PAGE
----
Tribute to Women

Student Movement of Real Change: Celebrating women around the world this Mother’s Day

Dan Armanios shares his mother’s inspiring story May 8, 2009

Filed under: Personal Stories — smrctributetowomen @ 9:22 am
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Daniel Armanios joined SMRC for its inaugural Global Development Internship in Manyeleti, South Africa in 2007. He produced a textbook for rural education in Africa to teach math and science to high school students. The students he tutored had a 100% pass rate on the national exams. He is a Truman and Rhodes Scholar, and plans to pursue his PhD next year.

My mother taught me change often comes in small packages but are no less significant…

In life, we often come upon those rare individuals that have the unique mixture of a will to preserve, an intellect with foresight, and an energy that inspires. For those of us who have the even rarer fortune to have those individuals as family, public service often becomes a lifestyle construed as easy. This is a reminder to me that change is not something that happens casually. (more…)

 

Doris Mashego of Uta, South Africa May 6, 2009

Doris Mashego is from Uta, South Africa. She has raised 3 children as a single mother while managing the community’s nursery school and fulfilling her role as its headmaster and teacher. The story of a single, working mother of 3 has become common for our generation; however, Doris’ story is unique. Watch the video below to learn more!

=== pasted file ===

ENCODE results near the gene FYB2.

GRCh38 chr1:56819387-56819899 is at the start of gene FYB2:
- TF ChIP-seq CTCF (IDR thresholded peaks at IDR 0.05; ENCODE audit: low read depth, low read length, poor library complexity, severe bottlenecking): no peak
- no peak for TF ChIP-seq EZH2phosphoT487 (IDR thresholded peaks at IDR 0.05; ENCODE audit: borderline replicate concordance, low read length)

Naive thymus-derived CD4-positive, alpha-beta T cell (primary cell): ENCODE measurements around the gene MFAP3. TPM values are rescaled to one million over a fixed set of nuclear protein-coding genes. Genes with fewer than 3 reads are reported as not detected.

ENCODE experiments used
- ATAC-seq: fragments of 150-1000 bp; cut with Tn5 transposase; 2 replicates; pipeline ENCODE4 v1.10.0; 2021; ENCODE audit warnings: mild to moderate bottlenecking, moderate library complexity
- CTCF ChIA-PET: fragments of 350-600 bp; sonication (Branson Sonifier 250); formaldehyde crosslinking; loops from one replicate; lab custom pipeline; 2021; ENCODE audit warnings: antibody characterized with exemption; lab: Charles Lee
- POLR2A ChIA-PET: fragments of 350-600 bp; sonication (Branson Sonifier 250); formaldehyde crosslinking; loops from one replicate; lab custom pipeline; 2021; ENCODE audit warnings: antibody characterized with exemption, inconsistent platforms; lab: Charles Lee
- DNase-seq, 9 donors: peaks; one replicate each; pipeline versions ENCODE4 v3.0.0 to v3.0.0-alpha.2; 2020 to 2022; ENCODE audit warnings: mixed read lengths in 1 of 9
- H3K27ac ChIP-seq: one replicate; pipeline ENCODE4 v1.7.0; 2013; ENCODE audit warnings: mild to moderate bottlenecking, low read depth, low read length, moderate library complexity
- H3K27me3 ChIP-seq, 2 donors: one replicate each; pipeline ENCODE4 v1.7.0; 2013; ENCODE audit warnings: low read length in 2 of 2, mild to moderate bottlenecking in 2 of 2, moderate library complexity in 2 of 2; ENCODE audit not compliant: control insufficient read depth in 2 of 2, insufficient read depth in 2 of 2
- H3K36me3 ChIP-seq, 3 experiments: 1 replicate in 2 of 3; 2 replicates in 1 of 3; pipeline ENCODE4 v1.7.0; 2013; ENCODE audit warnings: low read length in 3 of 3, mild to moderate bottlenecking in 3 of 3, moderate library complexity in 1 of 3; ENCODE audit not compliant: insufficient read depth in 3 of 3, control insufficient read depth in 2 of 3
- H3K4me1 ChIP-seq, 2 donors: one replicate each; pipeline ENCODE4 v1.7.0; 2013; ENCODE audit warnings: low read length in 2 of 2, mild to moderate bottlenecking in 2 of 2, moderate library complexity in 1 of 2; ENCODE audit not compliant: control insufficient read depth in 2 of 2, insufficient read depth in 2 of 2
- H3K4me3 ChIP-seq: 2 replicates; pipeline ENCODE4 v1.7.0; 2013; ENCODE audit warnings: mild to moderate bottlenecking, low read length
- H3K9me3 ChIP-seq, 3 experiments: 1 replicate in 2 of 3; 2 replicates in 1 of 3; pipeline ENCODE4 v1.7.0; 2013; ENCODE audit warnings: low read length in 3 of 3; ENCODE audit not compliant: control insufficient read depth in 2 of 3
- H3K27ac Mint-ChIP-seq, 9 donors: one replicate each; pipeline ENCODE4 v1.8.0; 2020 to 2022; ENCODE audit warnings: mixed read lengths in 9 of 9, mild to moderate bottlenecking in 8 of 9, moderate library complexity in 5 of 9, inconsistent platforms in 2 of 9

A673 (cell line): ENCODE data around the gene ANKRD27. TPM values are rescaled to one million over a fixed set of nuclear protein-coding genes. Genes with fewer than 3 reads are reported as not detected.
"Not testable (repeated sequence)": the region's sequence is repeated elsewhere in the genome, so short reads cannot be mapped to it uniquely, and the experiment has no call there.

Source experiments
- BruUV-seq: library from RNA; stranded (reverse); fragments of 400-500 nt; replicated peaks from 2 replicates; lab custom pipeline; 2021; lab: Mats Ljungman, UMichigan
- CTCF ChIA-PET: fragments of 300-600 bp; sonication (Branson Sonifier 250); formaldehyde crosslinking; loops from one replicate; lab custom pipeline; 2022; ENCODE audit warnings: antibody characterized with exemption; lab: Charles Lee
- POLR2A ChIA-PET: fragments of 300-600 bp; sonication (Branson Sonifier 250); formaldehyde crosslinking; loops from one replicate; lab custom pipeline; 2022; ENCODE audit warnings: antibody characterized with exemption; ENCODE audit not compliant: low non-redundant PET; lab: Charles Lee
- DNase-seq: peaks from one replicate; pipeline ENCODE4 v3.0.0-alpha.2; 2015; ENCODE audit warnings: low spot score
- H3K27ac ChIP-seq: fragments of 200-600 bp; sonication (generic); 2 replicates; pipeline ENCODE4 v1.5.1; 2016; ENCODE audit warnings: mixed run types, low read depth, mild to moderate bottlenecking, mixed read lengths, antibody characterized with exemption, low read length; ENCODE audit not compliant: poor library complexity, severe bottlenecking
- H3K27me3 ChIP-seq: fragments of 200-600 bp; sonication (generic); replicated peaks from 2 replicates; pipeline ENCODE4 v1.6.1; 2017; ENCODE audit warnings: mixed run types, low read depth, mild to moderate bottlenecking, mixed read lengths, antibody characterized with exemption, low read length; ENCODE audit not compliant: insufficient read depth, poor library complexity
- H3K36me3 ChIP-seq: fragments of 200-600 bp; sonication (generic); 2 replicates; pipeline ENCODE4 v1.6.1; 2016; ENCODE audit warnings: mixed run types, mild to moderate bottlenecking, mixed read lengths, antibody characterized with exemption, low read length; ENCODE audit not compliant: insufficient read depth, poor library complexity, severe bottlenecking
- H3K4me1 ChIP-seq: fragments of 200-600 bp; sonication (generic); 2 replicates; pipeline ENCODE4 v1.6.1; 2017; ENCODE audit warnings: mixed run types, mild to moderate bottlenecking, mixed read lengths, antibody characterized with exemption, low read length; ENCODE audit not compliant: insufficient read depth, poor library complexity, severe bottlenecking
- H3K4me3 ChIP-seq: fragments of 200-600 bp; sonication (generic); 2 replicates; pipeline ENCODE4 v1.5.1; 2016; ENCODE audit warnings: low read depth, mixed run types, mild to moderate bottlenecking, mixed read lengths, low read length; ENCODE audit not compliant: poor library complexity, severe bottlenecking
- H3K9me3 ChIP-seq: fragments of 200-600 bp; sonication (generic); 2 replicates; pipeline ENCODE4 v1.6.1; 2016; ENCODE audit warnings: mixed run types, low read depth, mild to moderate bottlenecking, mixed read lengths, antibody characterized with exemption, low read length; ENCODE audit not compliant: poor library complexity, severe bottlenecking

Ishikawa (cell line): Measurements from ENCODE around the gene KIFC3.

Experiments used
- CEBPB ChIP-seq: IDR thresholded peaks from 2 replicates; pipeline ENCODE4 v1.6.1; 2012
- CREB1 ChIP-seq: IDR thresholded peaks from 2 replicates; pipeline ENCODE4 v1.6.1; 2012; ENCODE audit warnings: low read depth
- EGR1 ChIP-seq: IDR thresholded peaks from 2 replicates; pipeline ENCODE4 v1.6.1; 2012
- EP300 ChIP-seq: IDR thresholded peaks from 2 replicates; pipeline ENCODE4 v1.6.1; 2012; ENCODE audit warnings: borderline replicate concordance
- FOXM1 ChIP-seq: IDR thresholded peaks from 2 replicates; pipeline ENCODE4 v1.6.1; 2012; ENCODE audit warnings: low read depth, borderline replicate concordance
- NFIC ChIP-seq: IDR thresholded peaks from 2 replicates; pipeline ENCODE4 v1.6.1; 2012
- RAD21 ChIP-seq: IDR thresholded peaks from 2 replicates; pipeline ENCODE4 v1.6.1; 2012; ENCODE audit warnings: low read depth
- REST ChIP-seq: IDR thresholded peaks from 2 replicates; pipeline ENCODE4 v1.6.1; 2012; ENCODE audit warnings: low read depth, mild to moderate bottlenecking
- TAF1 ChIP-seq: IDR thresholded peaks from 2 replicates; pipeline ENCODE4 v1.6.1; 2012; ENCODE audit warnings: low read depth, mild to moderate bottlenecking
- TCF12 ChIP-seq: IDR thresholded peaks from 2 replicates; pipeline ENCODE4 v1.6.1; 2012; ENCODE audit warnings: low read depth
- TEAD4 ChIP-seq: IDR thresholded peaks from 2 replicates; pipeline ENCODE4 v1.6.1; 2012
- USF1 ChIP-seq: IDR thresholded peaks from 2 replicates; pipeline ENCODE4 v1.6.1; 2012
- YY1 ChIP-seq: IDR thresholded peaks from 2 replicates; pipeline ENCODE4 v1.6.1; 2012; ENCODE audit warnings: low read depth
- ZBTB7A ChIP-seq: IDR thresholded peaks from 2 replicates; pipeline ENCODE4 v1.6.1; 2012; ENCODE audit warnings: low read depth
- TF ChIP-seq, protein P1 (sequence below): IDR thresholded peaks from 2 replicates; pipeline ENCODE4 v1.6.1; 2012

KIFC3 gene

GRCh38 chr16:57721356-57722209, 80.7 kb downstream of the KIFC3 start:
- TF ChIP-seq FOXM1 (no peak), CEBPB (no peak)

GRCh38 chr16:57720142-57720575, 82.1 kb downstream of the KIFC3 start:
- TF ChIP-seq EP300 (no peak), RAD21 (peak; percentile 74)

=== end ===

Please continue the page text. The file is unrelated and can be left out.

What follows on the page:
By: Jessica Schwartz on “Mamas” in Tanzania May 3, 2009

Filed under: Personal Stories — smrctributetowomen @ 11:06 am
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The story of the women who inspired me.

Moivaro Village is a small village 15 minutes outside Arusha, Tanzania. In Moivaro lives a group of women who believed that despite poverty and hardship their children deserved to have access to education. These Mamas saw education as a path to a future. Most women in Tanzania, are stay at home moms. But not in the same way we think of stay at home mothers in the US. Mamas in Tanzania are not only responsible for the upkeep of the house/hut, but because they do not have running water or electricity daily chores take on another more challenging component. The Mamas have to walk miles in some communities to the nearest water pump a task that can take hours. In Moivaro there is a stream that runs through the village, but the stream is not only used for water for cooking, cleaning, and showering but also the village sewege and other villages sewege runs in this water. The Mamas also have to travel many miles to the closest market to purchase food for the family. None of the families in the community have cars so they have to take public transportation which costs money, so many women walk. The families also do not have kitchens but fire pits which is where they cook and prepare meals for their families. But despite the challenges of everyday life, these Mamas wanted to do everything in their power to keep there kids off the street and give them an education they never had. (more…)

 

 
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